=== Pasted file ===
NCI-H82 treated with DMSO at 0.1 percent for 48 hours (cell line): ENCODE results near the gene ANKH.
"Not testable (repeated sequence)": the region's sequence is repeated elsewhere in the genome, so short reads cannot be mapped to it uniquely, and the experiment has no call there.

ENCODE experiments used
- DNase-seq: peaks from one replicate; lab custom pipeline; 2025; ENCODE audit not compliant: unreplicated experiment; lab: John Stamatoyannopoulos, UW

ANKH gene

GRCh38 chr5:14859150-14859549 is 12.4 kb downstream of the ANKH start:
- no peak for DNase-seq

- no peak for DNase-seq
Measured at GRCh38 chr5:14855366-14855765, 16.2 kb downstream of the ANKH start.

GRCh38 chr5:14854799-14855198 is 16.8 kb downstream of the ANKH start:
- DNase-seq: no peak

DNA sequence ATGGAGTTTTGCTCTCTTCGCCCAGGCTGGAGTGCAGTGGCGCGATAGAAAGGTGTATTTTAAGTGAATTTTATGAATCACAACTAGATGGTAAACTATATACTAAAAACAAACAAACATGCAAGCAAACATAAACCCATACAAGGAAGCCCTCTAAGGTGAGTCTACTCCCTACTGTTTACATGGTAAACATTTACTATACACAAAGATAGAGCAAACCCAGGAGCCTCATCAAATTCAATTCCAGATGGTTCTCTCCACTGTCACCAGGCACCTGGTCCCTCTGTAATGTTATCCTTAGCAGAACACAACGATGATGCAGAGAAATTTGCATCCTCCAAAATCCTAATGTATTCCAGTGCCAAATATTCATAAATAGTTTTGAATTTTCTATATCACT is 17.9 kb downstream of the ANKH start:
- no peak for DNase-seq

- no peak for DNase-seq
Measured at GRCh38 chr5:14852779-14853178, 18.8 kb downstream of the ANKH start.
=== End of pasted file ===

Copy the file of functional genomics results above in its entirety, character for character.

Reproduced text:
NCI-H82 treated with DMSO at 0.1 percent for 48 hours (cell line): ENCODE results near the gene ANKH.
"Not testable (repeated sequence)": the region's sequence is repeated elsewhere in the genome, so short reads cannot be mapped to it uniquely, and the experiment has no call there.

ENCODE experiments used
- DNase-seq: peaks from one replicate; lab custom pipeline; 2025; ENCODE audit not compliant: unreplicated experiment; lab: John Stamatoyannopoulos, UW

ANKH gene

GRCh38 chr5:14859150-14859549 is 12.4 kb downstream of the ANKH start:
- no peak for DNase-seq

- no peak for DNase-seq
Measured at GRCh38 chr5:14855366-14855765, 16.2 kb downstream of the ANKH start.

GRCh38 chr5:14854799-14855198 is 16.8 kb downstream of the ANKH start:
- DNase-seq: no peak

DNA sequence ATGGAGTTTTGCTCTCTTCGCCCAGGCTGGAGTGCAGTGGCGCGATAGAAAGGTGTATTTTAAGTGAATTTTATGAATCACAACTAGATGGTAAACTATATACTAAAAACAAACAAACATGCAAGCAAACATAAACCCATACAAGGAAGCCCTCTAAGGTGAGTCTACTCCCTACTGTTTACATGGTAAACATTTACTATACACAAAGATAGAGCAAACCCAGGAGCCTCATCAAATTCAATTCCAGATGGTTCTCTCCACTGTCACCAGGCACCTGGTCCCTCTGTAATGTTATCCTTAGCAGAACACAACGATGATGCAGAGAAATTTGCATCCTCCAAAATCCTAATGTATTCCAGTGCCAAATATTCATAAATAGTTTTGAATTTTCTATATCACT is 17.9 kb downstream of the ANKH start:
- no peak for DNase-seq

- no peak for DNase-seq
Measured at GRCh38 chr5:14852779-14853178, 18.8 kb downstream of the ANKH start.